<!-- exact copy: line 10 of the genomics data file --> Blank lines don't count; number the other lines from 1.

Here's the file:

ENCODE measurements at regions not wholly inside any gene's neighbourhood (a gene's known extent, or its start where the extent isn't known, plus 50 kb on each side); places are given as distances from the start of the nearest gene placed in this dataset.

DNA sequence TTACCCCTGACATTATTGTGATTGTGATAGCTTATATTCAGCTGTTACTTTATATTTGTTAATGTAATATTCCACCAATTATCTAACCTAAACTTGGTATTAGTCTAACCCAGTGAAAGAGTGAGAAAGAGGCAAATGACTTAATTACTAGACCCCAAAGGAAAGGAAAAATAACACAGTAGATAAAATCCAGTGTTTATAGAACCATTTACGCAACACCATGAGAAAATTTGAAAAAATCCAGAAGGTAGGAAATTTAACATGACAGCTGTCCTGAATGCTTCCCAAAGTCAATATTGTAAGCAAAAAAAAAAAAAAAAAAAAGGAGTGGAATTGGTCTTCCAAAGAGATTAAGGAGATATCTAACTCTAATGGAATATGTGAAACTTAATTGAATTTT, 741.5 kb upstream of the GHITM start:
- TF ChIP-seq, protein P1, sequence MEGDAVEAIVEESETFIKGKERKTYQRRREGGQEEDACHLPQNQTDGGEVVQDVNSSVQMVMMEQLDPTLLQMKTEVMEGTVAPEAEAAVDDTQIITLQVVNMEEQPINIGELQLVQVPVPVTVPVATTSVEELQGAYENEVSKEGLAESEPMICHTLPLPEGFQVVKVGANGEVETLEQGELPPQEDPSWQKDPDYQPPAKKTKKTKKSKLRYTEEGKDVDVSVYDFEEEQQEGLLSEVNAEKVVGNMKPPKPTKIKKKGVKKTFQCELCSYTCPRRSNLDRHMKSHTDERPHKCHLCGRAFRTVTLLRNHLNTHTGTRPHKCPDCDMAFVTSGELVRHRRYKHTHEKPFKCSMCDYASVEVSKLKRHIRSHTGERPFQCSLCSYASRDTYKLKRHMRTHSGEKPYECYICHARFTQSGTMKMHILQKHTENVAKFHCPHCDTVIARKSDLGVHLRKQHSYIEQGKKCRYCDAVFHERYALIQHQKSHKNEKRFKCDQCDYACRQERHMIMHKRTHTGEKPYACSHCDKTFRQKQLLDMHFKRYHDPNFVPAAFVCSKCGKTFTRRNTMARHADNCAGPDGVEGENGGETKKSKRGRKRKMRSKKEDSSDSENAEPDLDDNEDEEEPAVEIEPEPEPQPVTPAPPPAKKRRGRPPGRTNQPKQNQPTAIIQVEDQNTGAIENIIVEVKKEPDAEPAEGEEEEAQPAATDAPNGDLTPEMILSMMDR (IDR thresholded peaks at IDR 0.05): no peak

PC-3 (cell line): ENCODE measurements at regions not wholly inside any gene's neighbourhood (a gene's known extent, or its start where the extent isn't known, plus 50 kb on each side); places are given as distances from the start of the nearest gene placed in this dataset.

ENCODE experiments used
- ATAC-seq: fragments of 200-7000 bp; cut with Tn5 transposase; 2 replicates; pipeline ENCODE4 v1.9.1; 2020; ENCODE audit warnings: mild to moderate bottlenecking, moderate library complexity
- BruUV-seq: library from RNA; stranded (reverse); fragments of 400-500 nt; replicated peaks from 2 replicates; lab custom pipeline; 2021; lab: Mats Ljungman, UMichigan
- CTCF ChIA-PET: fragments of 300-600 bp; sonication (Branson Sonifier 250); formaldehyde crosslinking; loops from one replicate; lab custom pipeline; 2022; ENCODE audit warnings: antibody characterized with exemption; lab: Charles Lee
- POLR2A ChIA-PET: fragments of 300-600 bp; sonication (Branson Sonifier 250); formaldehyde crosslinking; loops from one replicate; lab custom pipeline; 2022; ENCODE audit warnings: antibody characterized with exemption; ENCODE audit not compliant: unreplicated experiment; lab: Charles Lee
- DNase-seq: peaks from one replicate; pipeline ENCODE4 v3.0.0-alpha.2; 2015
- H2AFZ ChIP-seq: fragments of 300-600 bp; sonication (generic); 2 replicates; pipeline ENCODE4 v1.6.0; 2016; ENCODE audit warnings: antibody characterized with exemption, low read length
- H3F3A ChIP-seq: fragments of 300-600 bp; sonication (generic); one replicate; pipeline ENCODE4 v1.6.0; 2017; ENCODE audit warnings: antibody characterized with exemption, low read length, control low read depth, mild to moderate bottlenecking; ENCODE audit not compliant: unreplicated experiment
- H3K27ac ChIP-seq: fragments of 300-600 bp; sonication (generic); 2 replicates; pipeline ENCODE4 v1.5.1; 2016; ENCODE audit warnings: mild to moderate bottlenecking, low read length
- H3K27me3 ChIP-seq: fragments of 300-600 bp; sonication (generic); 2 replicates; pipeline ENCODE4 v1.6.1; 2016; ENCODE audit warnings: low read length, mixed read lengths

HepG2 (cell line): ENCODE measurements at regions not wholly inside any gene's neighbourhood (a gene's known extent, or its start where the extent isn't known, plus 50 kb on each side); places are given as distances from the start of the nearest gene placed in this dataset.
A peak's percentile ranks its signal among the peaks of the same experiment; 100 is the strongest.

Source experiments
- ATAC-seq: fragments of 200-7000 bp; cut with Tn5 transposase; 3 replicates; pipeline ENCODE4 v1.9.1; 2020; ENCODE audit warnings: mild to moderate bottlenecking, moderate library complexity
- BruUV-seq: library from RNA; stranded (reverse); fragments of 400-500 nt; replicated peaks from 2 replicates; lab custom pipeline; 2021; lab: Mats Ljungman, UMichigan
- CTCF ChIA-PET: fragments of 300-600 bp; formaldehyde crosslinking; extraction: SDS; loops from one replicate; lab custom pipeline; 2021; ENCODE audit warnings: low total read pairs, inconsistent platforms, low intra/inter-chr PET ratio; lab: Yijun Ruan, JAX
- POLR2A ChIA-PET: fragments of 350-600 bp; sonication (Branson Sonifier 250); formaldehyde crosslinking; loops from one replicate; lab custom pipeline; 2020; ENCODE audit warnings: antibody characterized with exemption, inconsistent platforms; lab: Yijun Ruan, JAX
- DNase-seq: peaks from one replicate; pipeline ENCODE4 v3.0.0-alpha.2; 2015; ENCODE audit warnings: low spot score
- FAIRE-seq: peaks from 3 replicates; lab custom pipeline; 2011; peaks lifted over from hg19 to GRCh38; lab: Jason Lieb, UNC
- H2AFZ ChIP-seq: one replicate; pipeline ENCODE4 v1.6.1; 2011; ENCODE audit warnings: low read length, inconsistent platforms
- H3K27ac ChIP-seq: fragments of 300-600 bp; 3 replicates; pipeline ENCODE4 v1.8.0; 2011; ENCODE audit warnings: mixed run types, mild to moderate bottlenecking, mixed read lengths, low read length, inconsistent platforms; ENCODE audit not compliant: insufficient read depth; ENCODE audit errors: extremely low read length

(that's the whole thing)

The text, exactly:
- DNase-seq: peaks from one replicate; pipeline ENCODE4 v3.0.0-alpha.2; 2015